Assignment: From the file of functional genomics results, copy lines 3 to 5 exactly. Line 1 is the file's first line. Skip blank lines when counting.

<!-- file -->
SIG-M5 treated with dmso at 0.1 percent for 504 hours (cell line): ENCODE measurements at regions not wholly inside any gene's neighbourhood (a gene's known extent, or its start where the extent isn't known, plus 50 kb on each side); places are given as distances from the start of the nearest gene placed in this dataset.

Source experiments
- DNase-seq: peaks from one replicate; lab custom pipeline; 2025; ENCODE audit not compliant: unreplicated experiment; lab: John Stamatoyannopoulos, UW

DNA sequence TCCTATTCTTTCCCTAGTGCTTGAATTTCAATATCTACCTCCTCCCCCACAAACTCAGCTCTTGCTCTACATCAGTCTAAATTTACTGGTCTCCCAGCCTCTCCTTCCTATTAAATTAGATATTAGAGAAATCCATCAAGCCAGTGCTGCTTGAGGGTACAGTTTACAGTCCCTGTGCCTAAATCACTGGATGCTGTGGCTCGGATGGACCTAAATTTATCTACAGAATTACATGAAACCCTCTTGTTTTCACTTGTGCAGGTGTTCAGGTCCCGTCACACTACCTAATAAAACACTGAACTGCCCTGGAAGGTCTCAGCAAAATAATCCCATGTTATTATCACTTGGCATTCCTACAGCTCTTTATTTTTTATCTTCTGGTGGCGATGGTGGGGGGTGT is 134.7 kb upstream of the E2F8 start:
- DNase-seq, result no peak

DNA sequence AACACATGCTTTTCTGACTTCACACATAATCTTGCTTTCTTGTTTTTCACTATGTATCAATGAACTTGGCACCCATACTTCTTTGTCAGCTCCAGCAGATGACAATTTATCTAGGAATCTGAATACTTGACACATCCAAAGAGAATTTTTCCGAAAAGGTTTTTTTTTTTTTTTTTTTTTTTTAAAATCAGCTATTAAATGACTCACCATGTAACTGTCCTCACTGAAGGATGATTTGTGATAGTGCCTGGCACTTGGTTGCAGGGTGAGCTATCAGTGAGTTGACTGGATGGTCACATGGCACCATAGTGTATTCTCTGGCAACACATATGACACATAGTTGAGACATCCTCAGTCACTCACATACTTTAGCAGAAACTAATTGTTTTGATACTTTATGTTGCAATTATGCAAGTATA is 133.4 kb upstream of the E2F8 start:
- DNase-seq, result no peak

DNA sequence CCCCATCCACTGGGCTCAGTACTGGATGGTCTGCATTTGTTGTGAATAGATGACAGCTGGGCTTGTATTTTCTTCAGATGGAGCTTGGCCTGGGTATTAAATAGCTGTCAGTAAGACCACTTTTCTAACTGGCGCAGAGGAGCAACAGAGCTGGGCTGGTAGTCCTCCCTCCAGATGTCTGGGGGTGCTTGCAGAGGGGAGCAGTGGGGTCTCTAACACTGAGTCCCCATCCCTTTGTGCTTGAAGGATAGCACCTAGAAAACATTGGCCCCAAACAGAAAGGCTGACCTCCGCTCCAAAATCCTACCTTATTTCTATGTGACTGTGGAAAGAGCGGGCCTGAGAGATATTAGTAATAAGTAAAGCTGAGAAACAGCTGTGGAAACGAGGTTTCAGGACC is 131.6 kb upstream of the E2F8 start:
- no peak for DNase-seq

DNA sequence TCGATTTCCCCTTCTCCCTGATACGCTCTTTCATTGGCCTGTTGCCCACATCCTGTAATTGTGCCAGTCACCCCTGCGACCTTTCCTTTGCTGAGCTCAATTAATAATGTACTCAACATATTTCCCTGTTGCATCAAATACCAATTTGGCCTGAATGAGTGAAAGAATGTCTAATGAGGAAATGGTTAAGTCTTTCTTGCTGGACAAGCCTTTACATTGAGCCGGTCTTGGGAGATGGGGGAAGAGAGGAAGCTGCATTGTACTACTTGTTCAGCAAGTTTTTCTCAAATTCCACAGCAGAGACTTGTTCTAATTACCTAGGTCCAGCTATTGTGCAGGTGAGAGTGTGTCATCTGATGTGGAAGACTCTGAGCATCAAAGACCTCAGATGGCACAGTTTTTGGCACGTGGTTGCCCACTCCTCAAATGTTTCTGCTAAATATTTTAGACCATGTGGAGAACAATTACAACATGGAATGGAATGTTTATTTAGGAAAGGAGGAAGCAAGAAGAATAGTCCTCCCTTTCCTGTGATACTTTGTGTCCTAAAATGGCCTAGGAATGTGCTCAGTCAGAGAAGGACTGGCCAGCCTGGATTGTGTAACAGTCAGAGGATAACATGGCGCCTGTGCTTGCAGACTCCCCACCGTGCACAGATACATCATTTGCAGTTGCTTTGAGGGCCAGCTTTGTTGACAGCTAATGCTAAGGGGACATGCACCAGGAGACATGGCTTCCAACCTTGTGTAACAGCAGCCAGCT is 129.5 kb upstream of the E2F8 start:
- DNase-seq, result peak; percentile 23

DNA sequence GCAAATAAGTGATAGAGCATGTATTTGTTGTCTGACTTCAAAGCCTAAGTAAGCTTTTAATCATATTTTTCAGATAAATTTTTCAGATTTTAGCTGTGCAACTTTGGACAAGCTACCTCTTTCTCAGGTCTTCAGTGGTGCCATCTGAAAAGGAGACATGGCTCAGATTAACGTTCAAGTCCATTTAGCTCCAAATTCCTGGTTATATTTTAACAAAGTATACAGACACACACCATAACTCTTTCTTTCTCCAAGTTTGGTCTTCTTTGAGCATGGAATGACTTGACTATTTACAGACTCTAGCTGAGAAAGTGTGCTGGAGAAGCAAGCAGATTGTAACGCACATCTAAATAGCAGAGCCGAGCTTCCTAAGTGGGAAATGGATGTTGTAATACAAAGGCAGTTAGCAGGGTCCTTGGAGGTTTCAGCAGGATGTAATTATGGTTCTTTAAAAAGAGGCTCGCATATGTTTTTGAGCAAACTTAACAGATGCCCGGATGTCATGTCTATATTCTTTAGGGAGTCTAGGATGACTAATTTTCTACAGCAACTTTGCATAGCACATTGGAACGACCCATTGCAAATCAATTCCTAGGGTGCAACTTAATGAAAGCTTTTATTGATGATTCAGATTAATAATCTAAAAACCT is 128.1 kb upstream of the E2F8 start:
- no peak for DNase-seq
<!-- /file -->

- DNase-seq: peaks from one replicate; lab custom pipeline; 2025; ENCODE audit not compliant: unreplicated experiment; lab: John Stamatoyannopoulos, UW

DNA sequence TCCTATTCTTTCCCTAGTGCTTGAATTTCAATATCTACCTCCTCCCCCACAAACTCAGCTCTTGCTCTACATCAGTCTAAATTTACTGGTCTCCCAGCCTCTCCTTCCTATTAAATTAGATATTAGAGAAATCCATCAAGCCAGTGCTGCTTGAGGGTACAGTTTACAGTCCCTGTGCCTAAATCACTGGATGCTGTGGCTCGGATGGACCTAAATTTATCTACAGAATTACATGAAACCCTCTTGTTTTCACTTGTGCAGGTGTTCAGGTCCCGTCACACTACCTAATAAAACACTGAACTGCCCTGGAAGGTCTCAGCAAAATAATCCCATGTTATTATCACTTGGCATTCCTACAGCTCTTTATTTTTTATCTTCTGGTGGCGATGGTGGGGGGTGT is 134.7 kb upstream of the E2F8 start:
- DNase-seq, result no peak